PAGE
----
Once, there lived a sweet tempered girl whose name was Cinderella. Unfortunately, her mother died young, and her father married again. His second wife had a sharp temper and her two daughters were just like her. In a word – horrid.
The horrid sisters loved to boss Cinderella. The first said:
“Cinders! It’s your job to clean the fireplace. That’s why you’re called Cinders! Get it?”
And before she had finished sweeping the grate, the second sister said,
“Cinders! Don’t dawdle. Light up the fire and make me a hot bath with sweet smelling candles!”
And as she was heating the bath, the horrid mother said, “Cinders! Why haven’t you been to the market yet?”
All day long, Cinderella swept, and scrubbed, and fetched and carried.
In winter, the young ladies were invited to the Royal Ball. For a whole month they tried on taffeta ball gowns, frilly petticoats, and strappy shoes. It was Cinderella, of course, who helped them in and out of their rich costumes, and who pressed and folded everything. Her own clothes were practically rags.
The big night came and poor Cinderella was left at home, sitting alone by the fireplace.
A mouse came up to her and said, “Dear, dear, don’t fret. A good fairy is outside, and she says that you shall go to the ball.”
Cinderella ran out to the courtyard where the good fairy told the young girl:
“Be sure to leave the ball before the clock strikes midnight, or you will be more embarrassed than you ever have been in your life!”
A golden coach took her to the palace, and on the way she changed into a beautiful gown. When she entered the ballroom, all eyes were upon her, including those of her sisters who did not recognise her. The prince asked the new arrival to dance, not once, but again and again. Before the evening was out, he had fallen in love with the mysterious young beauty. He was about to ask for her hand in marriage when the clock began to strike twelve.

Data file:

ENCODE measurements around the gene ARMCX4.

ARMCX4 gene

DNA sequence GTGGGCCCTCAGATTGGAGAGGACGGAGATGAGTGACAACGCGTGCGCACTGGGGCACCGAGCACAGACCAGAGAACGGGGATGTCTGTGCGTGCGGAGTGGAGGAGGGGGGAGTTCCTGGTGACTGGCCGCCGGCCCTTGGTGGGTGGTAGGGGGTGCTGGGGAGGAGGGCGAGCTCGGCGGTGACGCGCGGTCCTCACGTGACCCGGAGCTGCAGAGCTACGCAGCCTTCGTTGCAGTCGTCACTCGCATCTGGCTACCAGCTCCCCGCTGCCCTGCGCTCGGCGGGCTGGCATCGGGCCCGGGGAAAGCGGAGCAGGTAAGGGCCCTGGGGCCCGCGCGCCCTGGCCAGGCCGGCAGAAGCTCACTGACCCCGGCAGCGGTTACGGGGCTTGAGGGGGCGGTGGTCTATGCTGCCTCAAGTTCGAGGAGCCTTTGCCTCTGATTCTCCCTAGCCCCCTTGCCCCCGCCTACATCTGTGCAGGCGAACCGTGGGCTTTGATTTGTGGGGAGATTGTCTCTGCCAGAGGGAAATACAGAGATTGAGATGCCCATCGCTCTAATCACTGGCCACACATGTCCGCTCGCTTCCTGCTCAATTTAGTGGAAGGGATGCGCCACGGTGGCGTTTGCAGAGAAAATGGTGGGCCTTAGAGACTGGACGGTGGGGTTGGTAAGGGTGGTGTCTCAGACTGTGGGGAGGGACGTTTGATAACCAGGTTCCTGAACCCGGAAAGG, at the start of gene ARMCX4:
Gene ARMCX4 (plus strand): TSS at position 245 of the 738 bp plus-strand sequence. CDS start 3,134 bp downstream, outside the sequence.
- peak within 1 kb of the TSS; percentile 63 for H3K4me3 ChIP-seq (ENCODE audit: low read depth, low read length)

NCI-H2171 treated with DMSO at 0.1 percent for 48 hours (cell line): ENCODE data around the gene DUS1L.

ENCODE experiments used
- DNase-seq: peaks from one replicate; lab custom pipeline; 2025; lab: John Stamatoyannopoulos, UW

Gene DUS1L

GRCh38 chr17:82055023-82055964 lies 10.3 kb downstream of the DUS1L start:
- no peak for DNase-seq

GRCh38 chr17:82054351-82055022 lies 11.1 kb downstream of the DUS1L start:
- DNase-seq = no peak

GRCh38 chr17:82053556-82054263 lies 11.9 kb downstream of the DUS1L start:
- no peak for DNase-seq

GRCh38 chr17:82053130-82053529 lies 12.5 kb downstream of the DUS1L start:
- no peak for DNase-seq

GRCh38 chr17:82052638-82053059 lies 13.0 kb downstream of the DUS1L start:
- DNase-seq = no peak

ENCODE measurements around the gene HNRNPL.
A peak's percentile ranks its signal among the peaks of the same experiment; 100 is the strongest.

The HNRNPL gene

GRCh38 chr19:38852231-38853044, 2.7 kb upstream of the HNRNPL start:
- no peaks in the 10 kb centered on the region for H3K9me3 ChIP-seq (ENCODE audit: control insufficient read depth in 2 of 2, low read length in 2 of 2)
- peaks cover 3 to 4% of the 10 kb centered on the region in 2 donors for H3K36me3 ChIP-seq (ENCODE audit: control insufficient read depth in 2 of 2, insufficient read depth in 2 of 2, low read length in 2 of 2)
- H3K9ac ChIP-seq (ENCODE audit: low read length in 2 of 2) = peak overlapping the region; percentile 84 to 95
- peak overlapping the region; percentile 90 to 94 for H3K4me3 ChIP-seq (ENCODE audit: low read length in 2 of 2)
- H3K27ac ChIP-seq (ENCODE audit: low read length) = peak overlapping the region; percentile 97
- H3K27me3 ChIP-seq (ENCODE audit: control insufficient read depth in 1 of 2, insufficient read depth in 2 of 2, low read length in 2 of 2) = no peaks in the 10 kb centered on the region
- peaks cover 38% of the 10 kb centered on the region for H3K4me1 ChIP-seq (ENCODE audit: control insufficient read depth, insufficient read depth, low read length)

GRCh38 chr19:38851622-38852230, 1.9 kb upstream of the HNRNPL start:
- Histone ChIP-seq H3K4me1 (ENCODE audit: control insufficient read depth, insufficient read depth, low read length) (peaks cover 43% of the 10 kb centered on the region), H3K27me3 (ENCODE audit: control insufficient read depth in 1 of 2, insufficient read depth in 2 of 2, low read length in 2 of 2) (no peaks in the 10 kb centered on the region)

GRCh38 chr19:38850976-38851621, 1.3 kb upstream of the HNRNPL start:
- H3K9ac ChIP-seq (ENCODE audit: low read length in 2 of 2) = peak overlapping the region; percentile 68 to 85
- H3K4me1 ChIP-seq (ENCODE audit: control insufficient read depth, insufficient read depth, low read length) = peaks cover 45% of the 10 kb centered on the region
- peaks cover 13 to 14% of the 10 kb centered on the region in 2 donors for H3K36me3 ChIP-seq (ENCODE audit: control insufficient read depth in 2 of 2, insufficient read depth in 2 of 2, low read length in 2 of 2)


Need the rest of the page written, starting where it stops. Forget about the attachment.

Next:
“Oh! You must excuse me!” exclaimed Cinderella and she ran for the door. As she dashed down the steps, one of her dancing slippers fell from her foot and she had to hop to the coach.
In the morning, the Prince found the lost slipper and ordered his servants to take it up and down the land until they discovered the foot that exactly fitted it.
When the Prince’s servants came to the house where Cinderella lived, her horrid sisters were eager to try on the slipper.
“It fits me perfectly,” said the first, but she could not shove her heal inside.
“You can call me, ‘Your Royal Highness’ because my foot fits better,” said the second. But it was clear that her foot was even less able to slip into the slipper.
The royal servant looked up and saw Cinderella sitting by the fireplace that she had been cleaning. There was a bit of soot on her nose, and it made her face all the more charming. He said:
“Would you care to try on the shoe, miss?”
“Why bother with her? She’s just the maid,” said the horrid sisters’ mother.
“I would like to try, thank you,” said Cinderella. Her foot slipped in perfectly.
“Who would have thought it? Our quest is complete,” declared the royal servant.
“What?” exclaimed the mother. “You’ve got to be kidding!”
“You idiot, you’ve got the wrong girl,” protested the horrid sisters.
But the servant was already calling for the coachman to take Cinderella to the palace, dressed in her rags, exactly as she was, and wearing her normal shoe on one foot, and her dancing slipper on the other.
As Cinderella left the house, the mother of the horrid girls cried out, “Good riddance! We’ve had enough of your cheek!”
But Cinderella knew that she had found true love, and the very next day, she and the prince were wed, and the bells rang out all over the land.
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